With its breathtakingly low-rent production values and equally breathtakingly purple dialogue, “Dark Shadows’’ induced a generation of high school and college students to cut class to revel in its unintended high camp.

The producers shelved the stake.

Swirling cape, haunted eyes, and fierce eyebrows notwithstanding, Barnabas, as portrayed by Mr. Frid, was no regulation-issue vampire. An 18th-century man – he had been entombed in the Collins family crypt – he struggled to come to terms with the 20th-century world.

He was a vulnerable vampire, who pined for his lost love, Josette. (She had leaped to her death in 1795.) He was racked with guilt over his thirst for blood, and Mr. Frid played him as a man in the grip of a compulsion he devoutly wished to shake.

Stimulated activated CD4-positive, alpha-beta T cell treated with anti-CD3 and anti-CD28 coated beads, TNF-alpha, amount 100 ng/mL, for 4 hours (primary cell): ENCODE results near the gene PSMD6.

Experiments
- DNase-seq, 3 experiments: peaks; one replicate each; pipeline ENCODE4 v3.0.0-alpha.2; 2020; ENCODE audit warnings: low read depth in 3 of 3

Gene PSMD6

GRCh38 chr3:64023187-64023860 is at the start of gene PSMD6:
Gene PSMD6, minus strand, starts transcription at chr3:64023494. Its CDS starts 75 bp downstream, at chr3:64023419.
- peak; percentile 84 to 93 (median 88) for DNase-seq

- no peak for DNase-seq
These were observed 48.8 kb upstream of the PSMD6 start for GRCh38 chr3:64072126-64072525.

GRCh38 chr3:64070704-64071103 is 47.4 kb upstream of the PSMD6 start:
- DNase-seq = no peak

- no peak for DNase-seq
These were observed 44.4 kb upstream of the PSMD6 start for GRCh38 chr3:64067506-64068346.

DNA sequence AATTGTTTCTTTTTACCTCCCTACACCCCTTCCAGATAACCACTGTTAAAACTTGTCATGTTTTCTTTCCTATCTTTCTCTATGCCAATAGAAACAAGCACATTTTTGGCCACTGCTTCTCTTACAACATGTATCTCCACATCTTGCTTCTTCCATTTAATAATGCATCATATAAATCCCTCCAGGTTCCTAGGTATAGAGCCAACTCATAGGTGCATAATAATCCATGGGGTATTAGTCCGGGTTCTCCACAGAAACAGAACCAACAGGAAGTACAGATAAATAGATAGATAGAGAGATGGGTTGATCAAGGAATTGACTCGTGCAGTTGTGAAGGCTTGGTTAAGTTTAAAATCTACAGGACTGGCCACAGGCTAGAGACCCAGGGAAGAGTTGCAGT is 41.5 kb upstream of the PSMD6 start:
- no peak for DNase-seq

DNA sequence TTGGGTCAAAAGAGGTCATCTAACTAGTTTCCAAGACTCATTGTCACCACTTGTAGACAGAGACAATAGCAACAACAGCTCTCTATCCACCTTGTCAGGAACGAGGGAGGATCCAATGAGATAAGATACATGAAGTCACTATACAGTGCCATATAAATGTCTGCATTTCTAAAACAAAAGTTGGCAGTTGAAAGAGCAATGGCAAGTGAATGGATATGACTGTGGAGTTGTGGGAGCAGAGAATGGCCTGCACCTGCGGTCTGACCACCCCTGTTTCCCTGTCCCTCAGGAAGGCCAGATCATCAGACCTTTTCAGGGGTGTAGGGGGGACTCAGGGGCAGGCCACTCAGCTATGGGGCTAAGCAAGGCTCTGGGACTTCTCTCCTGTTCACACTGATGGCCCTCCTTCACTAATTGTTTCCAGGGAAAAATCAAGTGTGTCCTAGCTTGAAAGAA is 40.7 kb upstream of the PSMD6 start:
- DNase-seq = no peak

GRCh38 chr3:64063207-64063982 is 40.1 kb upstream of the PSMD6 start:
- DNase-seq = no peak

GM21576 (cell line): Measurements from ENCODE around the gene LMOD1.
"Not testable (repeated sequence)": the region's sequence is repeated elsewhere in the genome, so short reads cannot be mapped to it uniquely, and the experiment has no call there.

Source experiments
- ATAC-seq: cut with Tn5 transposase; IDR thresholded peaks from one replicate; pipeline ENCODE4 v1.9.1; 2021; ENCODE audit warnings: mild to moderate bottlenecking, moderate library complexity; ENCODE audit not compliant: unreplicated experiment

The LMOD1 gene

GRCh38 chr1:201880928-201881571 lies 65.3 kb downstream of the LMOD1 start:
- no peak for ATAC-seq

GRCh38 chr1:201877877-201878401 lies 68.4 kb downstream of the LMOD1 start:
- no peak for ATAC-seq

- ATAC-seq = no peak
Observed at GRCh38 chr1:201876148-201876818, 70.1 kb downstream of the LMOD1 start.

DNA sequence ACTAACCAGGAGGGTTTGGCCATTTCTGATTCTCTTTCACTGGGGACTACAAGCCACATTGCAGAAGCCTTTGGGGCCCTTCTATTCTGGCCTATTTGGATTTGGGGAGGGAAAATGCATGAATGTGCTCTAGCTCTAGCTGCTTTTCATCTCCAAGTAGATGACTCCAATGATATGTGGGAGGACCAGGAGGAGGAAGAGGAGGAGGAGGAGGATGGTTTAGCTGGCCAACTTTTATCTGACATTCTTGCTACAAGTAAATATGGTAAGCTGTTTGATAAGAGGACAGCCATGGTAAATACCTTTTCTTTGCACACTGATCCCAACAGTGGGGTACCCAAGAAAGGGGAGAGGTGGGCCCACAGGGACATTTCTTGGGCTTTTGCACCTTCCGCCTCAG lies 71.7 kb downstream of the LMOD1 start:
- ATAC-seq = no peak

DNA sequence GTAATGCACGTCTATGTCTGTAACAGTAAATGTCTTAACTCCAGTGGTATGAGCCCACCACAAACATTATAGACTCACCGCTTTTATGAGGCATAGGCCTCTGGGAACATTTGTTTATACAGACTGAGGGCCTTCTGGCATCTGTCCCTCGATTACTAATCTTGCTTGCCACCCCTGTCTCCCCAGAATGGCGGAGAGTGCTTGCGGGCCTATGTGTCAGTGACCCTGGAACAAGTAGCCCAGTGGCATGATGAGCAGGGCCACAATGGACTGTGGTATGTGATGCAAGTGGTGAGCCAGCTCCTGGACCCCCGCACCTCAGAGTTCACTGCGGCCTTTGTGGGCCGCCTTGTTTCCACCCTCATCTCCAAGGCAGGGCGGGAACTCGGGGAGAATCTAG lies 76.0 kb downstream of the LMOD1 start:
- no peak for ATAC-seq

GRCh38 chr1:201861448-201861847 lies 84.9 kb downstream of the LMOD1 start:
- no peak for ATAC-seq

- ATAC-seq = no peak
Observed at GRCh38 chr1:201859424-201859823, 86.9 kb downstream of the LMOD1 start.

Mr. Frid starred in almost 600 episodes, from April 18, 1967, to April 2, 1971, when the show went off the air. (It remains perennially undead on DVD.)

Mr. Frid received nearly 6,000 fan letters a week. “I wish you’d bite me on the neck,’’ read one, from a woman in Illinois.

Others contained snapshots of the letter-writers’ necks – and everything on down – laid bare.

All this, Mr. Frid said in 1968, was exquisitely ironic in that “the other vampires we’ve had on the show were much more voluptuous biters than I am.’’

It was also an exquisitely unimagined career path for a stage actor trained at the Yale School of Drama and the Royal Academy of Dramatic Art in London. Mr. Frid, as he made plain in interviews, was as conflicted about his calling as Barnabas was about his own.